While the tech world has had a few tantalizing peeks at Research in Motion’s new Blackberry 10 operating system over the past several months, the struggling Canadian mobile company unveiled more than ever before at this week’s Blackberry Jam conference in San Jose, California. As one might expect, for a company known for its persistent inability to innovate much of the talk this week has been on revolution, RIM’s attempt at radically altering the mobile world as we know it.
Much like Microsoft’s original Windows Phone 7 pitch we heard last year, RIM is advertising the new Blackberry 10 OS as a way to free you from your smartphone. Its simple and straightforward, offering a similar tiled home screen experience that we’ve seen on WP7 phones to date, with features like ‘Flow’ and ‘Peek’ designed to ease the user navigation experience.
But despite all the talk about shifting paradigms and mobile revolutions, there’s been a distinctly familiar air to what I’ve been hearing out of the conference, leading me to echo the words of CNET writer Casey Newton ,that while the Blackberry 10 is a fresh new sleek look for RIM, its oh so misguided.
While hiccups with the much ballyhooed user interface no doubt left RIM with some egg on its collective face, the most serious issue for the company wasn’t the lack of OS polish—CEO Thorsten Heins went out of his way to remind attendees that Blackberry 10 is still a work in progress—but the focus of the entire Blackberry 10 project…enterprise.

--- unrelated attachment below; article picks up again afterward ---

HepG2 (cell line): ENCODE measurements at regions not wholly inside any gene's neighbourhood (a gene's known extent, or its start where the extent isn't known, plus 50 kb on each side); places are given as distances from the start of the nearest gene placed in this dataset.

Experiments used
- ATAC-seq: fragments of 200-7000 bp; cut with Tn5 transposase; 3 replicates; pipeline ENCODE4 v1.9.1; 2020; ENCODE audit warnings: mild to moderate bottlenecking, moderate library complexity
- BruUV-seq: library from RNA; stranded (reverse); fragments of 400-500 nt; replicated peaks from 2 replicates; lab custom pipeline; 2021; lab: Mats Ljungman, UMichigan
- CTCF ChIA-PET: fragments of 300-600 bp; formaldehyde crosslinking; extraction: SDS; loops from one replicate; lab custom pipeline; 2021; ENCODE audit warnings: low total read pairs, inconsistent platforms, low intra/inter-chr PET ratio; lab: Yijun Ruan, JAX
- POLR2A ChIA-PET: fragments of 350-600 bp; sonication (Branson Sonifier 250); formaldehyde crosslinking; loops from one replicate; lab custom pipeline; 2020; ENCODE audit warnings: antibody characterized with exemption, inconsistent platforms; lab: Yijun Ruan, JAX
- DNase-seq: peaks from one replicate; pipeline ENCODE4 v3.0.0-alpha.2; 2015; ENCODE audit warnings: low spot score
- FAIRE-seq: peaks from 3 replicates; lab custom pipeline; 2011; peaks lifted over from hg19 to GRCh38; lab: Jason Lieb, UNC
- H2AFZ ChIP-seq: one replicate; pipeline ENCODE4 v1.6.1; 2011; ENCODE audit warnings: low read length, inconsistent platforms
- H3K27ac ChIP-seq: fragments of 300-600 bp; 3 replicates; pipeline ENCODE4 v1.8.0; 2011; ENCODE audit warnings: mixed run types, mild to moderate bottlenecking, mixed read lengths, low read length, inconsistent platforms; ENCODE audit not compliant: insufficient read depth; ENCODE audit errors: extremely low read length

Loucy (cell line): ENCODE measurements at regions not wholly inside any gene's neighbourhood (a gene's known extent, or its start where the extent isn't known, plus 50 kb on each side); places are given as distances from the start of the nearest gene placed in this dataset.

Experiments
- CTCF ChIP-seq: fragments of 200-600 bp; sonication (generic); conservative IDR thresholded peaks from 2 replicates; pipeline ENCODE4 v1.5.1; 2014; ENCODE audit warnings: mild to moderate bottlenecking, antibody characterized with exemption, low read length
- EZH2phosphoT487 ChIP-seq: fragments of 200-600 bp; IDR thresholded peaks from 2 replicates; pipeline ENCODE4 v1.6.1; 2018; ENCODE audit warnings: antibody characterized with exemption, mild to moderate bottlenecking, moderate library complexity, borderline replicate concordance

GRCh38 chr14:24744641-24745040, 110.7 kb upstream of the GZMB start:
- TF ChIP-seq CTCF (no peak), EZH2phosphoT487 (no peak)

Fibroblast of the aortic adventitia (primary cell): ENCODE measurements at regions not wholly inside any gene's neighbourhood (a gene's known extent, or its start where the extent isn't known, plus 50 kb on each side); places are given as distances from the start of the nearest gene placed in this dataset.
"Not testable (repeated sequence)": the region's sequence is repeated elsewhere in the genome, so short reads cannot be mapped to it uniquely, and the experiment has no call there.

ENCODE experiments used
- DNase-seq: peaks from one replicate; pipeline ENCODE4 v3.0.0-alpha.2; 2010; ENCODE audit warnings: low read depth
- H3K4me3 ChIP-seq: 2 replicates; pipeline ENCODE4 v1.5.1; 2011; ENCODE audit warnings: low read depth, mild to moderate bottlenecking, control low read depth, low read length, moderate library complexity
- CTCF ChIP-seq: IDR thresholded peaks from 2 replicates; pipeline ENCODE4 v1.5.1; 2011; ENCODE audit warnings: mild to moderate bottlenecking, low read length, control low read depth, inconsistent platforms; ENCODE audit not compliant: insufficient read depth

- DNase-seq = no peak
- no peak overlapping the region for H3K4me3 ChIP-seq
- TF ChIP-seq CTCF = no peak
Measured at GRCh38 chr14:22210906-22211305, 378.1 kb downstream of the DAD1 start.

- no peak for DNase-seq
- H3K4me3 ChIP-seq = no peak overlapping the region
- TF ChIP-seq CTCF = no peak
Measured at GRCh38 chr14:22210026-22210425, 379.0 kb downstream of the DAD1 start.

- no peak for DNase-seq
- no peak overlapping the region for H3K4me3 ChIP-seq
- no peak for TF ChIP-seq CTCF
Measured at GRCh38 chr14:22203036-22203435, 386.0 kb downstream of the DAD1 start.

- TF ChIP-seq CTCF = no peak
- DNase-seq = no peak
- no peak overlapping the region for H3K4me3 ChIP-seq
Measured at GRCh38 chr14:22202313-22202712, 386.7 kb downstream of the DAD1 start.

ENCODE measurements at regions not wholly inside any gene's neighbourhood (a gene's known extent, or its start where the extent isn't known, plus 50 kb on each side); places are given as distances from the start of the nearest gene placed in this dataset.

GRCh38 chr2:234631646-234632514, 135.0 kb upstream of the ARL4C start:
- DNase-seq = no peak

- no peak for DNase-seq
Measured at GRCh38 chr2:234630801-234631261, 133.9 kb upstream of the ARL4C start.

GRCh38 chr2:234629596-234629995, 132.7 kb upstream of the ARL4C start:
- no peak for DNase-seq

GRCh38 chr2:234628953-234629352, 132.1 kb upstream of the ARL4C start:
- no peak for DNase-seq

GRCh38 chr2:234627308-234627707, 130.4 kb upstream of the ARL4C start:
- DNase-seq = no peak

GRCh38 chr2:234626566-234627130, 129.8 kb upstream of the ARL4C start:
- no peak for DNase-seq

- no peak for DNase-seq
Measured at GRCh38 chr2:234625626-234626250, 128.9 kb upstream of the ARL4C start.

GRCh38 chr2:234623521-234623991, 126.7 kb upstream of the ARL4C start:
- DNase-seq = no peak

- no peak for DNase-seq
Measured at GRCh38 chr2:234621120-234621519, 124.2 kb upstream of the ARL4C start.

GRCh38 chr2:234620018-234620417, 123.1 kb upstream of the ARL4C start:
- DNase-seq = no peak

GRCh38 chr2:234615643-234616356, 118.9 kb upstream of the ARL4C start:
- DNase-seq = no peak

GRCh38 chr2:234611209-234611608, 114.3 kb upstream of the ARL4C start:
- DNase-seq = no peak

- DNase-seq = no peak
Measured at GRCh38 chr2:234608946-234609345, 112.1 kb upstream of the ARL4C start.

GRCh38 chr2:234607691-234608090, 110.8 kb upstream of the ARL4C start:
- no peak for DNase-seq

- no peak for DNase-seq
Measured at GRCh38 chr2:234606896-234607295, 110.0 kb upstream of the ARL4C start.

As both Apple and the Android ecosystem work diligently to engender their respective brands to the consumer public, providing the entire impetus for the paradigm shifting BYOD movement that RIM seemed incapable of responding to, RIM seems steadfastly committed to providing uninteresting enterprise features. Consider the development of the ‘Balance’ feature, one that allows users to create unique profiles for work and personal life so that sensitive work information doesn’t accidentally follow you home. Sure it’s something IT departments will be salivating over, but certainly not something that the average consumer is going to care about.
Granted its hard to blame RIM for wanting to return to its enterprise roots, given that the company has built all its past success on providing the business world a safe, functional, and highly effective mobile tool, but remember it was this same stubborn focus on the business world that put RIM into this nosedive to begin with.
In fact, despite the sleek new feel to Blackberry 10 it seems like RIM has almost completely missed the boat yet again, presenting nothing in the way of cloud features; evidence that coupled with the stark denial of the BYOD movement shows RIM still has no idea where the mobile market is heading or how to get there.
While its abundantly clear that RIM is reading from Microsoft’s mobile playbook, its Blackberry 10 OS likely to experience the same slow adoption of WP7, the difference is that Microsoft was on its way into the mobile market with WP7, while RIM is clearly on its way out with Blackberry 10.